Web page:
Ready to go to battle with any angler and possessing flesh with praise-worthy rich flavour, lake trout are among the most sought-after sport fish in Canada. And cooking it whole in this one-pan recipe requires minimal prep to reap the rewards of a catch well done. Plus, bones infuse an extra layer of flavour during cooking.
Non-anglers can look for farm-raised whole rainbow trout at fish counters, or try this recipe with fillets of arctic char, splake, salmon, or rainbow trout and simply shorten the cooking time for the fish.
2 medium-sized whole lake trout, cleaned and gutted (or see "Other fish to try")
Salt and black pepper, to taste
2 lemons, thinly sliced
8 thyme sprigs
2 Tbsp (30 mL) drained capers
2 garlic cloves, minced
1 fennel bulb, fronds reserved
2 red bell peppers
1 red onion
1 Tbsp (15 mL) extra-virgin olive oil
Salt, to taste
Preheat oven to 425 F (220 C). Line rimmed baking sheet with parchment paper.
Make diagonal slashes on both sides of trout. Place fish on prepared baking sheet. Or use two baking sheets if needed. Season fish with salt and pepper, to taste, on both sides and in the cavity. Fill each fish cavity with some lemon slices, thyme, capers, and garlic. Top each fish with any remaining lemon slices.
Halve fennel bulb lengthwise; slice lengthwise into 1/4 in (6 mm) thick pieces, cutting away any core pieces. Slice red bell peppers into 4 pieces. Slice onion into 1/2 in (1.25 cm) pieces. Toss vegetables with oil and season with salt, to taste. Spread out on sheet surrounding trout.
Bake in oven for 20 to 25 minutes, or until fish is cooked through in thickest parts. If needed, remove fish from baking sheet and continue roasting vegetables until desired doneness.
Place fish on serving platters and scatter roasted vegetables around. Garnish with fennel fronds.
This recipe is part of the Go (Ice) Fish collection.
You might think of protein as something you mainly get from a meal and, therefore, not a component of dessert. But, if you’re going to opt for dessert from time to time, why not consider working in ingredients that go big on this important macronutrient? It’s easier (and more delicious) than you may think! Protein is an essential part of every cell in your body and plays a starring role in bone, muscle, and skin health. So, certainly, you want to make sure you’re eating enough. And it’s best to spread protein intake throughout the day, since your body needs a continual supply. This is why it can be a great idea to try to include protein in your desserts. When protein is provided in sufficient amounts in a dessert, it may help you feel more satiated and help temper blood sugar swings. Plus, in many cases, that protein comes in a package of other nutritional benefits. For instance, if you’re eating a dessert made with protein-packed Greek yogurt, you’re not just getting protein; you’re getting all the yogurt’s bone-benefitting calcium and immune-boosting probiotics, too. Adding nuts to your dessert doesn’t just provide plant-based protein, but it also provides heart-healthy fats. Yes, desserts need not be just empty calories. Ready for a treat? These protein-filled desserts with a healthy twist are dietitian-approved—and delicious.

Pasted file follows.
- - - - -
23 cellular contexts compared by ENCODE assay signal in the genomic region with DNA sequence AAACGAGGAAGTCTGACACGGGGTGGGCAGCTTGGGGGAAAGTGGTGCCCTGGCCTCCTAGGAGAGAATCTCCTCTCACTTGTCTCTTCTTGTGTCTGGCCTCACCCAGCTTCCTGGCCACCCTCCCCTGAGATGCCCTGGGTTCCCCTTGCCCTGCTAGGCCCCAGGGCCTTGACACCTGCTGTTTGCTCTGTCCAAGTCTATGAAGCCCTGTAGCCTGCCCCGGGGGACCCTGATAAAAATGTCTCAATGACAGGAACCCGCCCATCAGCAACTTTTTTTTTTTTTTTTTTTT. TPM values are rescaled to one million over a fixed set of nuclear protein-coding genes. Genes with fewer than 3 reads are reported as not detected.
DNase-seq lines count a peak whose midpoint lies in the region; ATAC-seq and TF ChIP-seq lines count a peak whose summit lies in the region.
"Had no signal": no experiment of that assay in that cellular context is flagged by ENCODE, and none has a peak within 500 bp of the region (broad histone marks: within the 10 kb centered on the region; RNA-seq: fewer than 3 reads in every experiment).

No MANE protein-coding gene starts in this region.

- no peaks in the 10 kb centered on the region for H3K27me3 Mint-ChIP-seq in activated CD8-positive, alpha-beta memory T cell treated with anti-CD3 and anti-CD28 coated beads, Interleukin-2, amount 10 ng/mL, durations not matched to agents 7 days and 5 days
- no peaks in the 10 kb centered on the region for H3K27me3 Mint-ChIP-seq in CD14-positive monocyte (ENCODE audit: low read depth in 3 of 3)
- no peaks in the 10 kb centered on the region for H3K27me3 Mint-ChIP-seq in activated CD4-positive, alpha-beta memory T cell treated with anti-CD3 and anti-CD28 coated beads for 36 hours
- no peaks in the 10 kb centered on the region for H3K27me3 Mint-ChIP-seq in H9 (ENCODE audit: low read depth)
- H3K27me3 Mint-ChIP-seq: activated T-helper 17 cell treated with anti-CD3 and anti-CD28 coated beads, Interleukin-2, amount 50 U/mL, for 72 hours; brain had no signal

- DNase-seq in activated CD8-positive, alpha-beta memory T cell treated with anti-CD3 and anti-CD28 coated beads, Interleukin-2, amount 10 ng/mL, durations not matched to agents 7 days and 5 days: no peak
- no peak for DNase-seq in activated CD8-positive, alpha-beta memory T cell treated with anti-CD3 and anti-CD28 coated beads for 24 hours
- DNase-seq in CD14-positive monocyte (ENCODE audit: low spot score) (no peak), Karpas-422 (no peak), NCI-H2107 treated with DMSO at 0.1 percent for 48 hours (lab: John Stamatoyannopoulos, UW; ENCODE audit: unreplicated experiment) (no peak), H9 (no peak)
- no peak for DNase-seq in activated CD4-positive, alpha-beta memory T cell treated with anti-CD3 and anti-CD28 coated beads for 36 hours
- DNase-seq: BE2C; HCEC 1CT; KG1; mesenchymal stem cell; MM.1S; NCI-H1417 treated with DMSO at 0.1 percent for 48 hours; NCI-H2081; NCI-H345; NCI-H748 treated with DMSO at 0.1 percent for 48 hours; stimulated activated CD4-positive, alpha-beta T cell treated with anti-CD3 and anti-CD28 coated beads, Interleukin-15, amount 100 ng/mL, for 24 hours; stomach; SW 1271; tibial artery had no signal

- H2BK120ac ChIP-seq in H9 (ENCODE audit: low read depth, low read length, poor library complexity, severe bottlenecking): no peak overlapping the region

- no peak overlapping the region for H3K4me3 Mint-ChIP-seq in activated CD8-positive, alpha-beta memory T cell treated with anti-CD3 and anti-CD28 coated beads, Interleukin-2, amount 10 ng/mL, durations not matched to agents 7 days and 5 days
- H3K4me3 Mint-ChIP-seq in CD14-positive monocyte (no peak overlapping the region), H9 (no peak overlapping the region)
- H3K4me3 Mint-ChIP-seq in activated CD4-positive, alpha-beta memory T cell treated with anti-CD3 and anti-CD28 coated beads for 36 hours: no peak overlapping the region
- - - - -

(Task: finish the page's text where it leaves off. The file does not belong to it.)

Tender tofu and fresh-tasting mango sauce combine to make a nutritious, Japanese-style dessert with little effort. But don’t worry: your dessert will not taste beany. Silken soft tofu has a rather neutral flavour. The key here is to use blocks of very soft tofu as opposed to firm or extra-firm versions. Silken tofu is undrained and unpressed tofu. It has the highest water content of all types of tofu and is made by coagulating soy milk without curdling it. It’s ultra-soft texture means it can be easily blended with other ingredients and used to boost protein numbers in puddings, cakes, tarts, ice cream, and even smoothies.
Fool is a classic English dessert made, traditionally, by folding a stewed fruit into a creamy, sweet custard. This modern take adds layers of sweet pumpkin flavour and swaps out much of the cream for higher-protein Greek yogurt. The crunchy chocolate topping is a special finishing touch. Beat it It’s the fat in cream that helps trap air bubbles that make it light and fluffy. If it gets too warm, the fat melts and the air escapes. Start with a cold bowl and beaters (or a cold balloon whisk, if you’re whipping by hand). Put your bowl (ideally a stainless one) and beaters in the freezer for 15 minutes before whipping. They’ll chill easily and help keep everything cool during the whipping process.
Blondies are basically “blonde brownies.” There is no cocoa or melted chocolate in the batter of a blondie. Here, the nutritionally lacklustre all-purpose flour is swapped out for puréed beans for a higher dose of protein. The end result is just as tender and chewy without any noticeable bean flavour. A great potluck dessert option, too. If desired, chopped nuts can be used instead of chocolate chips. Squeeze play To easily fit a piece of parchment paper into a baking dish, run it under cold water for a couple of seconds, scrunch it up, and then squeeze out the excess moisture. Now it will effortlessly form into the pan.